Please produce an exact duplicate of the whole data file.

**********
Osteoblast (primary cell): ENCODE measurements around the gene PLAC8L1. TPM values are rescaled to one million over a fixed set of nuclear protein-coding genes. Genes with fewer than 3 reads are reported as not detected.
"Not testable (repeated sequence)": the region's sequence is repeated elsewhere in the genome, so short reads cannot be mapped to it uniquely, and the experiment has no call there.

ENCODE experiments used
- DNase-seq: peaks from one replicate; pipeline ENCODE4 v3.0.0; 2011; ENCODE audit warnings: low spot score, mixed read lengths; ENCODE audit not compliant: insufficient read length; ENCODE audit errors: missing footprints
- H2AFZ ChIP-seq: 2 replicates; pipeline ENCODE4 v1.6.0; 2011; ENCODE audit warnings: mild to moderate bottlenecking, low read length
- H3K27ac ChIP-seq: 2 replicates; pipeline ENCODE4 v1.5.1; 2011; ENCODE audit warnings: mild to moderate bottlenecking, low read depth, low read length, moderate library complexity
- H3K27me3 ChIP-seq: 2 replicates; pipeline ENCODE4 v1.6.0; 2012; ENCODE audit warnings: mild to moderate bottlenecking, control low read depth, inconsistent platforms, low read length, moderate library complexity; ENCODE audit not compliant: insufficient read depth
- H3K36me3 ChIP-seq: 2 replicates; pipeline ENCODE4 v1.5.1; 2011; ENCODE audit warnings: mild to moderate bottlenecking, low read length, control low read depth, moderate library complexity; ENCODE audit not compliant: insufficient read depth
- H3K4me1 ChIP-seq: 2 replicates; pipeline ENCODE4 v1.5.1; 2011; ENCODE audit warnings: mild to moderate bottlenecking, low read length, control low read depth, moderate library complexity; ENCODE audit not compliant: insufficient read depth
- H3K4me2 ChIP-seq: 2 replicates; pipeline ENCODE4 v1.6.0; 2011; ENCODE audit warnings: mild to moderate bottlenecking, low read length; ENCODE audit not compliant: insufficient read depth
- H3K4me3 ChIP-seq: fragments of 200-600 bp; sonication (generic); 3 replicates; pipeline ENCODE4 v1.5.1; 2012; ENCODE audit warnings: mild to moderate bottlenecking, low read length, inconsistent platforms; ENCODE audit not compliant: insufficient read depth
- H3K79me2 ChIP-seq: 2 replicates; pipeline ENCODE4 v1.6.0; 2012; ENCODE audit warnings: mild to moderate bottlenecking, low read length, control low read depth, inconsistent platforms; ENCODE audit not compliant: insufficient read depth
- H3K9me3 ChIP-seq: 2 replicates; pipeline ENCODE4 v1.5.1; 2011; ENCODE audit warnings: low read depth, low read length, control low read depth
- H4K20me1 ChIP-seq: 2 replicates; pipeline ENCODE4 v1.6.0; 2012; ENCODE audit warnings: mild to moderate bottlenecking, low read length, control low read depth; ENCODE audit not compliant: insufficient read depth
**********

Osteoblast (primary cell): ENCODE measurements around the gene PLAC8L1. TPM values are rescaled to one million over a fixed set of nuclear protein-coding genes. Genes with fewer than 3 reads are reported as not detected.
"Not testable (repeated sequence)": the region's sequence is repeated elsewhere in the genome, so short reads cannot be mapped to it uniquely, and the experiment has no call there.

ENCODE experiments used
- DNase-seq: peaks from one replicate; pipeline ENCODE4 v3.0.0; 2011; ENCODE audit warnings: low spot score, mixed read lengths; ENCODE audit not compliant: insufficient read length; ENCODE audit errors: missing footprints
- H2AFZ ChIP-seq: 2 replicates; pipeline ENCODE4 v1.6.0; 2011; ENCODE audit warnings: mild to moderate bottlenecking, low read length
- H3K27ac ChIP-seq: 2 replicates; pipeline ENCODE4 v1.5.1; 2011; ENCODE audit warnings: mild to moderate bottlenecking, low read depth, low read length, moderate library complexity
- H3K27me3 ChIP-seq: 2 replicates; pipeline ENCODE4 v1.6.0; 2012; ENCODE audit warnings: mild to moderate bottlenecking, control low read depth, inconsistent platforms, low read length, moderate library complexity; ENCODE audit not compliant: insufficient read depth
- H3K36me3 ChIP-seq: 2 replicates; pipeline ENCODE4 v1.5.1; 2011; ENCODE audit warnings: mild to moderate bottlenecking, low read length, control low read depth, moderate library complexity; ENCODE audit not compliant: insufficient read depth
- H3K4me1 ChIP-seq: 2 replicates; pipeline ENCODE4 v1.5.1; 2011; ENCODE audit warnings: mild to moderate bottlenecking, low read length, control low read depth, moderate library complexity; ENCODE audit not compliant: insufficient read depth
- H3K4me2 ChIP-seq: 2 replicates; pipeline ENCODE4 v1.6.0; 2011; ENCODE audit warnings: mild to moderate bottlenecking, low read length; ENCODE audit not compliant: insufficient read depth
- H3K4me3 ChIP-seq: fragments of 200-600 bp; sonication (generic); 3 replicates; pipeline ENCODE4 v1.5.1; 2012; ENCODE audit warnings: mild to moderate bottlenecking, low read length, inconsistent platforms; ENCODE audit not compliant: insufficient read depth
- H3K79me2 ChIP-seq: 2 replicates; pipeline ENCODE4 v1.6.0; 2012; ENCODE audit warnings: mild to moderate bottlenecking, low read length, control low read depth, inconsistent platforms; ENCODE audit not compliant: insufficient read depth
- H3K9me3 ChIP-seq: 2 replicates; pipeline ENCODE4 v1.5.1; 2011; ENCODE audit warnings: low read depth, low read length, control low read depth
- H4K20me1 ChIP-seq: 2 replicates; pipeline ENCODE4 v1.6.0; 2012; ENCODE audit warnings: mild to moderate bottlenecking, low read length, control low read depth; ENCODE audit not compliant: insufficient read depth